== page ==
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Apple developers are excited to talk with Siri, but aren't sure just how friendly she will be

The move to open up Maps, Siri and iMessage is clearly welcome news, but Apple is known for keeping a tight hold on its operating system.

The Verge

Developers have long wanted deeper access to the iPhone’s inner workings, so the fact that Apple is opening up Siri, Maps and iMessage is clearly welcome news.

But, while eager to integrate their apps, some developers said Monday that they aren’t sure just how open Apple is getting.

The uncertainty stems in part from the fact that Apple didn’t go into a ton of specifics during Monday’s WWDC keynote on just what outside developers will be able to do within iMessage or Siri. The best way of understanding how Apple is opening Siri and iMessage is probably to look at the examples the company offered up onstage.

In the demo, Apple showed using DoorDash within iMessage to work on a group food order and using Siri to dictate a message on WeChat or search through photos on Shutterfly.

There are more possibilities, though. Apple says developers can connect Siri to access messaging and calling apps, book rides, start and pause workouts and make payments. iPhone owners in a CarPlay-equipped vehicle can also control apps via Siri, while automakers can use Siri to handle climate controls or adjust the radio within their own apps.

Still unclear is how Siri will rank requests or decide when multiple services are capable of fulfilling a request. Clearly, phrases such as "Order me an Uber" or "Order me a Lyft" will pull up those services, but what happens when you say "Order me a car?"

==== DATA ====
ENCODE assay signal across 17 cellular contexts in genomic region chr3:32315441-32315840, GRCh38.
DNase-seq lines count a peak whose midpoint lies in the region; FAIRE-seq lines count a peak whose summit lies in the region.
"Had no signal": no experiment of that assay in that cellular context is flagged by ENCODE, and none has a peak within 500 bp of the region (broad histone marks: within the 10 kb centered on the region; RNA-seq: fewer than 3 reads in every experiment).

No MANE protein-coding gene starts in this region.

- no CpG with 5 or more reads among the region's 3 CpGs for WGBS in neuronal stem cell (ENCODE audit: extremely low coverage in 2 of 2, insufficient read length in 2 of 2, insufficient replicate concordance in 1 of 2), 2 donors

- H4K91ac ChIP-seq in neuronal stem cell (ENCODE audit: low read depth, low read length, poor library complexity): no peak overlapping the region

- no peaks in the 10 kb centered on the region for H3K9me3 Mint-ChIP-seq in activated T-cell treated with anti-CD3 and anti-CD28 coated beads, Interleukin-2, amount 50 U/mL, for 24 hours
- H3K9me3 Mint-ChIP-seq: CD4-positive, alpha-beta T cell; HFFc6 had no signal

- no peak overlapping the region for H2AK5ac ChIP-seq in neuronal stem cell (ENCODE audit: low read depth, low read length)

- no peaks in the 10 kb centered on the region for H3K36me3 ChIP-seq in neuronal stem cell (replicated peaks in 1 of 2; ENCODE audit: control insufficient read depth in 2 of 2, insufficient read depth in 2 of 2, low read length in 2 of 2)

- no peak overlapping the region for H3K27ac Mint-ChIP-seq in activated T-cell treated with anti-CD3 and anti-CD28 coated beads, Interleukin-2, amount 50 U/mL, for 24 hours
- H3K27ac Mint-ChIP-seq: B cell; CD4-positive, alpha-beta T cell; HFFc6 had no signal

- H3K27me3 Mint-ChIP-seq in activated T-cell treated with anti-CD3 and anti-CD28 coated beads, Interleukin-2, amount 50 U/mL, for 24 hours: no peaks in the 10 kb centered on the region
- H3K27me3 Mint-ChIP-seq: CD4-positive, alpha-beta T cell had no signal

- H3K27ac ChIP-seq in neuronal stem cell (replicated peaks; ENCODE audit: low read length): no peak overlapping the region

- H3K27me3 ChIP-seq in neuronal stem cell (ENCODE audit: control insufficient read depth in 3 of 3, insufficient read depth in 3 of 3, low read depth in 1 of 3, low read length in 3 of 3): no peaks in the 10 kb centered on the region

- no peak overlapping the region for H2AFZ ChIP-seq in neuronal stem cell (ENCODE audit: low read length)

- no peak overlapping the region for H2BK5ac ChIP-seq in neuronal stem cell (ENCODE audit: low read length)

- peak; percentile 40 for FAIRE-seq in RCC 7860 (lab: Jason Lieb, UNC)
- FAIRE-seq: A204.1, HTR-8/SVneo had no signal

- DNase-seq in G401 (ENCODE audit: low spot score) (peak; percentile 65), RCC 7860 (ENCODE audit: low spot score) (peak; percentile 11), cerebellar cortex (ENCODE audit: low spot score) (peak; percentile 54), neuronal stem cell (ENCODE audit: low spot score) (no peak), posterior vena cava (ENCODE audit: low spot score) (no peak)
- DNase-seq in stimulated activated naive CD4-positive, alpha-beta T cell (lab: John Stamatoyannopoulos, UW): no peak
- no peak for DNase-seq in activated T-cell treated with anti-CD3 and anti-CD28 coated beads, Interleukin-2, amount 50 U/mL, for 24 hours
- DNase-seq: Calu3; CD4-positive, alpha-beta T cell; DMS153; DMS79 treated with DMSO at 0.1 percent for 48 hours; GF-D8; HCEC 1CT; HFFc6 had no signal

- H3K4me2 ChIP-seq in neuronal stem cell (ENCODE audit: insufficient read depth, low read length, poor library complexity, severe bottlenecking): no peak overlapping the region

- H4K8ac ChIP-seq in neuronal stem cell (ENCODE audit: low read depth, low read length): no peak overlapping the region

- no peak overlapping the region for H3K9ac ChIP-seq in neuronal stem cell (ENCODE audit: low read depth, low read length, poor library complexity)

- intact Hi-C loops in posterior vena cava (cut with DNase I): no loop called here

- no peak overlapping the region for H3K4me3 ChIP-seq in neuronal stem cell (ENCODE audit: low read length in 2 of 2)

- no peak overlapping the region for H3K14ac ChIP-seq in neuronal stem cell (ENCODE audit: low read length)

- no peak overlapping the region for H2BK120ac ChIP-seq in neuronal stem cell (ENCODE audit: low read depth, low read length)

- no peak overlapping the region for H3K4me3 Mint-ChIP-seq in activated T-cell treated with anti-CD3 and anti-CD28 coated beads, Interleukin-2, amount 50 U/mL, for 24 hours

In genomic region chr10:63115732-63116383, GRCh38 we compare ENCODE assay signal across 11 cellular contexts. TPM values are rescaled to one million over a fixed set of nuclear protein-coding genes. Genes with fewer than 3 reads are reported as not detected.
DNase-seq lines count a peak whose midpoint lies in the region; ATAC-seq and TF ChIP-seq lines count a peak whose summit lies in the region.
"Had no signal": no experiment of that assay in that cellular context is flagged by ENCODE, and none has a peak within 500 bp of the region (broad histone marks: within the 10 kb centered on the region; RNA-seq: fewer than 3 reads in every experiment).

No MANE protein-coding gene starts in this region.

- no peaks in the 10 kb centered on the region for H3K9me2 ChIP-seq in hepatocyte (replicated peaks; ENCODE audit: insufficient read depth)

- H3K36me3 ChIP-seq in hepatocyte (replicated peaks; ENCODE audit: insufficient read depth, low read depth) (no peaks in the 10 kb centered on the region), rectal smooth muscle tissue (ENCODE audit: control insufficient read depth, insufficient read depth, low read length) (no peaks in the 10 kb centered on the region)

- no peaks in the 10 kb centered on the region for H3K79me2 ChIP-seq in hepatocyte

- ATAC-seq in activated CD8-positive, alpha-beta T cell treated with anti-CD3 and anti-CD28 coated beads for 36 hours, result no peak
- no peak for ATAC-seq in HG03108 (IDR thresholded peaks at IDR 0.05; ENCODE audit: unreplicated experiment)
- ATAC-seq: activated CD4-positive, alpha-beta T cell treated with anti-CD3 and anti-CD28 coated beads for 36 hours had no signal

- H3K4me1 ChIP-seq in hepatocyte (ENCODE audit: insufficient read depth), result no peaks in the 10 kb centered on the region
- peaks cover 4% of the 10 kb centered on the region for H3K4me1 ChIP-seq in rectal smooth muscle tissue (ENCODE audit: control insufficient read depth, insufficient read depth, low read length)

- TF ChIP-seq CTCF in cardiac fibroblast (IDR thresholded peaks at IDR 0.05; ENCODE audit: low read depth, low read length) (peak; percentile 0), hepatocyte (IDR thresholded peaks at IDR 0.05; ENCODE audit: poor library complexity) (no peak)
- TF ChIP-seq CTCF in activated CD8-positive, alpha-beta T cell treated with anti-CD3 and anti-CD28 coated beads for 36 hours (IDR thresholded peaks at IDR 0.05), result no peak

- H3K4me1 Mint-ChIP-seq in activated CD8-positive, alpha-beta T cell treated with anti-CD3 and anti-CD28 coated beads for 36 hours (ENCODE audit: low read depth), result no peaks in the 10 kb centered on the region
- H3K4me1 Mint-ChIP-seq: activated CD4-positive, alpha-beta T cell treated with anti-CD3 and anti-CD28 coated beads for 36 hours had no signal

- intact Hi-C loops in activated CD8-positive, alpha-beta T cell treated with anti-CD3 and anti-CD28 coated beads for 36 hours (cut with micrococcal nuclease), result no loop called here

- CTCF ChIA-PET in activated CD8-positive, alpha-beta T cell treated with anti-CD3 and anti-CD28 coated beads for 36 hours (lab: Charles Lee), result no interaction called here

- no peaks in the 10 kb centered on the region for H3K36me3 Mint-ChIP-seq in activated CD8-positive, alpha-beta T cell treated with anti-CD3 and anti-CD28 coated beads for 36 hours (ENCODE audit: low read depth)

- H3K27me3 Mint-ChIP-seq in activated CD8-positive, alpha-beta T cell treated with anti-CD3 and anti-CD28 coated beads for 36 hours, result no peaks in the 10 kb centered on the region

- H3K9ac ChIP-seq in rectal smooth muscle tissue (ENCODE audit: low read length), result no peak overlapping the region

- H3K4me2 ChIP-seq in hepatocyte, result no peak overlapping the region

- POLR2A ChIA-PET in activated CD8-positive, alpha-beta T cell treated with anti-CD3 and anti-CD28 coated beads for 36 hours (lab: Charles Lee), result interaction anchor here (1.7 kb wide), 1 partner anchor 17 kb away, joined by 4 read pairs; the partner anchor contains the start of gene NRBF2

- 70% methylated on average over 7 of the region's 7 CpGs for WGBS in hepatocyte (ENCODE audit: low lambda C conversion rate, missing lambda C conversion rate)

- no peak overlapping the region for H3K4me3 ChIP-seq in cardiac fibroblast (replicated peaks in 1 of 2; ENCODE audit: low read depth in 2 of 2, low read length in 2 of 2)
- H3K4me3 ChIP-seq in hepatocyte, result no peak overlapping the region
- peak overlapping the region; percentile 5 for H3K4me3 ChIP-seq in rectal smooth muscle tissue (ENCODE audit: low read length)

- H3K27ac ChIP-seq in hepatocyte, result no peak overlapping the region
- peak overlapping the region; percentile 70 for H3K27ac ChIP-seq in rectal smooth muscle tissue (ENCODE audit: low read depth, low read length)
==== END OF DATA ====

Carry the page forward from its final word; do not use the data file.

Beyond Siri, developers can also plug into Maps and iMessage, as well as Apple’s calling app, allowing services such as WhatsApp and Skype to be used more easily for calling. Apple is also finally letting third-party services offer Caller ID-like functionality to help detect spam calls, something they had long been able to do on Android.

Here’s what some developers told Recode about how they plan to take advantage of a more open Siri.

  • Pinterest says with its integration users will be able to search for ideas that they or others have saved, such as "Hey Siri, find winery Pins on Pinterest near Napa," or "my vegetarian recipe Pins," or "men's fashion ideas on Pinterest." That will launch into the Pinterest app, if it is installed.
  • Square, which was part of Apple’s onstage demo, said it will let users send peer-to-peer payments via Square Cash either using Siri or within an iMessage conversation.
  • Lyft, another company featured prominently onstage on Monday, is working to make it easy to book a ride from both Siri and Apple Maps

"Our work with iOS 10 makes booking a Lyft simpler and more convenient, whether you're asking Siri from across the room or tapping from within Maps," Lyft CTO Chris Lambert told Recode. "It's been great working with Apple's teams on these projects — the APIs are pretty open and flexible, allowing us to focus on the features our passengers want most, like easier ways to request a ride, richer notifications that allow you to coordinate with your driver, and live maps accessible from the lock screen."

  • 500px CEO Andy Yang said he is excited about the ability to use Siri to search for photos. "Combined with the facial and image detection, this could be very cool," he said.

"For iMessage, it's not clear how they are going to open it up," he added.

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